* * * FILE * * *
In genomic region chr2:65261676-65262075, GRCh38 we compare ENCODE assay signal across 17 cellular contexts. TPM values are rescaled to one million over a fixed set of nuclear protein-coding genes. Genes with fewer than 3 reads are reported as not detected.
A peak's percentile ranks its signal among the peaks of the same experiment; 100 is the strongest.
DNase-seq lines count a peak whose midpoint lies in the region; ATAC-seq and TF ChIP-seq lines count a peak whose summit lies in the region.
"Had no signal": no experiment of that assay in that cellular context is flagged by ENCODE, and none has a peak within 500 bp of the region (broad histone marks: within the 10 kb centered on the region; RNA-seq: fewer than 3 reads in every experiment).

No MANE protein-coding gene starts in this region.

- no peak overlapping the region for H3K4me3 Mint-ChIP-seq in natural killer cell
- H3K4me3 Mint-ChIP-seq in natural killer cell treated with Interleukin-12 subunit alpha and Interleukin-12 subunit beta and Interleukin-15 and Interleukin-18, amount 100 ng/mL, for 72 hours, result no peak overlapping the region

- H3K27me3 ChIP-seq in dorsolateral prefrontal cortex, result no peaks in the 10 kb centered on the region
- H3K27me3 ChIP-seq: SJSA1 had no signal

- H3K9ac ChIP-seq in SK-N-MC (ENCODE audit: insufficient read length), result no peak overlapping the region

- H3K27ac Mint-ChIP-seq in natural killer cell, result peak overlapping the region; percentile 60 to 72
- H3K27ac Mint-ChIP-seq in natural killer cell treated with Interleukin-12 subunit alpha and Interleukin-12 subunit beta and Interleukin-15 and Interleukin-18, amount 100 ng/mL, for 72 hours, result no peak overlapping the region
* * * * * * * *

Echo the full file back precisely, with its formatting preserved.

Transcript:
In genomic region chr2:65261676-65262075, GRCh38 we compare ENCODE assay signal across 17 cellular contexts. TPM values are rescaled to one million over a fixed set of nuclear protein-coding genes. Genes with fewer than 3 reads are reported as not detected.
A peak's percentile ranks its signal among the peaks of the same experiment; 100 is the strongest.
DNase-seq lines count a peak whose midpoint lies in the region; ATAC-seq and TF ChIP-seq lines count a peak whose summit lies in the region.
"Had no signal": no experiment of that assay in that cellular context is flagged by ENCODE, and none has a peak within 500 bp of the region (broad histone marks: within the 10 kb centered on the region; RNA-seq: fewer than 3 reads in every experiment).

No MANE protein-coding gene starts in this region.

- no peak overlapping the region for H3K4me3 Mint-ChIP-seq in natural killer cell
- H3K4me3 Mint-ChIP-seq in natural killer cell treated with Interleukin-12 subunit alpha and Interleukin-12 subunit beta and Interleukin-15 and Interleukin-18, amount 100 ng/mL, for 72 hours, result no peak overlapping the region

- H3K27me3 ChIP-seq in dorsolateral prefrontal cortex, result no peaks in the 10 kb centered on the region
- H3K27me3 ChIP-seq: SJSA1 had no signal

- H3K9ac ChIP-seq in SK-N-MC (ENCODE audit: insufficient read length), result no peak overlapping the region

- H3K27ac Mint-ChIP-seq in natural killer cell, result peak overlapping the region; percentile 60 to 72
- H3K27ac Mint-ChIP-seq in natural killer cell treated with Interleukin-12 subunit alpha and Interleukin-12 subunit beta and Interleukin-15 and Interleukin-18, amount 100 ng/mL, for 72 hours, result no peak overlapping the region